The policies of structural adjustment and the privatization of land, water and veterinary services and the drive for proprietary technologies, such as cloning and genetic modification, are other tools used to destroy our way of life. Tragically, these policies have led to an increase in competition for the appropriation of natural resources which has resulted in a dramatic increase of violent conflicts, wars and occupations.

This model of production is detrimental to health of both humans and livestock. Marketing strategies are used to encourage high and unhealthy quantities of livestock products for consumption. Health measures that facilitate the global trade of industrially produced livestock are destroying our local small-scale production. We cannot accept that sanitary and hygiene regulations should be defined under the control of the World Trade Organisation responding only to the demand to liberalise markets. The standards of health and quality of livestock products must respond to the needs of consumers and not the needs of industry.

The consequences of industrial livestock production

We note the following consequences in our communities: loss of small and family based production; smallholder bankruptcies and suicides; economic dependency, including through importation of feed; destruction of environment; young and new herders cannot enter into production because of economic barriers; breakdown of social relations; government research and breeding policies geared towards “high productivity” with the indiscriminate introduction of new breeds which have caused us to lose our local breeds.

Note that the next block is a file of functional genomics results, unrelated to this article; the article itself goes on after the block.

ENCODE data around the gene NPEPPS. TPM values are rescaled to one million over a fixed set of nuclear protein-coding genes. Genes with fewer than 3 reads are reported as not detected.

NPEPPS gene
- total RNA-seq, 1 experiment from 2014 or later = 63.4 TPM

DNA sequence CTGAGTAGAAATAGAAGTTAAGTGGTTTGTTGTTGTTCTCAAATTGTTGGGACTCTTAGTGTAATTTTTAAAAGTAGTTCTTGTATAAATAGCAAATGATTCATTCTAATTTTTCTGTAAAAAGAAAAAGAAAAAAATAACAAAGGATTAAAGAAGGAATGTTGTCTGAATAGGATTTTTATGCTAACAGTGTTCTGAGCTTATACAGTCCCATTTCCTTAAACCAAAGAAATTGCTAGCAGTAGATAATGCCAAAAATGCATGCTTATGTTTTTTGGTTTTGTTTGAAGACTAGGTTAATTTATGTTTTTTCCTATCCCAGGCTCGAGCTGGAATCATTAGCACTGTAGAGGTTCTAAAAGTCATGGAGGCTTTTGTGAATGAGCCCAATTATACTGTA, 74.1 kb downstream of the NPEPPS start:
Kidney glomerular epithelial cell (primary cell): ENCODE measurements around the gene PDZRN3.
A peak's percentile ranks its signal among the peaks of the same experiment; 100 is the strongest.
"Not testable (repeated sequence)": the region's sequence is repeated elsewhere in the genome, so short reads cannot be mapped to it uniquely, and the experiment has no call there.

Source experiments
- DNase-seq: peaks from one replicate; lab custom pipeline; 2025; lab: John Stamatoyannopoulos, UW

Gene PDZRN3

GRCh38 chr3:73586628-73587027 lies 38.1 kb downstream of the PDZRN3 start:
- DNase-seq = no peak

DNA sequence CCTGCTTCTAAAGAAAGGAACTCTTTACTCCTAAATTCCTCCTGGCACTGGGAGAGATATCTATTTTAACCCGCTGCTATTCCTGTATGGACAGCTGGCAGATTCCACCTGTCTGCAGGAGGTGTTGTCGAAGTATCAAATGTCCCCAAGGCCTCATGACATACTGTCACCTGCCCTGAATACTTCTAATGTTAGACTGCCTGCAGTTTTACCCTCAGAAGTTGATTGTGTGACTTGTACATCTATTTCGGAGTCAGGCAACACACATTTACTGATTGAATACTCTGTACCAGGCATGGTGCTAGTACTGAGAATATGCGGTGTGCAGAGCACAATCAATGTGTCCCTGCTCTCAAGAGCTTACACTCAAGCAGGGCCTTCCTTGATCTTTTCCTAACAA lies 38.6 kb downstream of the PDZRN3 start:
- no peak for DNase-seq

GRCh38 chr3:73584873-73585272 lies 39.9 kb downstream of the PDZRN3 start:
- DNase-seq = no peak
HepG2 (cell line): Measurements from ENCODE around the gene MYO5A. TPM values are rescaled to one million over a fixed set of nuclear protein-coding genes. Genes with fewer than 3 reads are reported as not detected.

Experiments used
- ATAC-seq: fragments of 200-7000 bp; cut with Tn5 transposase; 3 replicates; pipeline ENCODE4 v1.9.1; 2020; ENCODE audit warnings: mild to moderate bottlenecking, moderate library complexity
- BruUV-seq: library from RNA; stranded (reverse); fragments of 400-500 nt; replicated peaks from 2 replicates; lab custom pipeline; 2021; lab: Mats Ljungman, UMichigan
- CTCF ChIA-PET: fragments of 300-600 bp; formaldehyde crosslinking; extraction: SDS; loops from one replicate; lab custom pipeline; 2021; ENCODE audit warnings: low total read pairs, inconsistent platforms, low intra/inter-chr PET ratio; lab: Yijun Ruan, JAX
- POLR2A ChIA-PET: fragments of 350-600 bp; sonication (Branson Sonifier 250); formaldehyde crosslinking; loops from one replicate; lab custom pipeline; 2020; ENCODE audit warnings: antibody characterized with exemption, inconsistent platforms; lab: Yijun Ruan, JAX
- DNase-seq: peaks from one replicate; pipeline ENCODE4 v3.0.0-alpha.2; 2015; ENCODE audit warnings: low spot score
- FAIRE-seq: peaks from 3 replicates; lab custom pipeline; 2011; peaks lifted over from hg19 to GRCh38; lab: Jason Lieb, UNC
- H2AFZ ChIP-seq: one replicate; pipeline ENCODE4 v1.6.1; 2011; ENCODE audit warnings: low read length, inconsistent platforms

Towards Food Sovereignty and collective rights

We affirm that it is not possible to conserve animal diversity without protecting and strengthening the local communities that currently maintain and nurture this diversity. We want livestock keeping that is on a human scale. We defend a way of life that is linked deeply with our cultures and spirituality and not just aimed at production. We are building our capacities to organize ourselves to counter the pressure to conform with the industrial model. We are adopting the framework of food sovereignty which was developed by small farmers’ movements and others, who face many similar problems stemming from industrial agriculture, and which is already starting to be recognized by several governments. We will continue to further develop alternative research approaches and
technologies that allow us to be autonomous and put control of genetic resources and livestock breeding in the hands of livestock keepers and other small-scale producers. And we will organise ourselves to conserve rare breeds.

We are committed to fighting for our lands, territories and grazing pastures, our migratory routes, including trans-boundary routes. We will build alliances with other social movements with similar aims and continue to build international solidarity. We will fight for the rights of livestock keepers which include the right to land, water, veterinary and other services, culture, education and training, access to local markets, access to information and decision making, that are all essential for truly sustainable livestock production systems. We are committed to finding ways of sharing access to land and other resources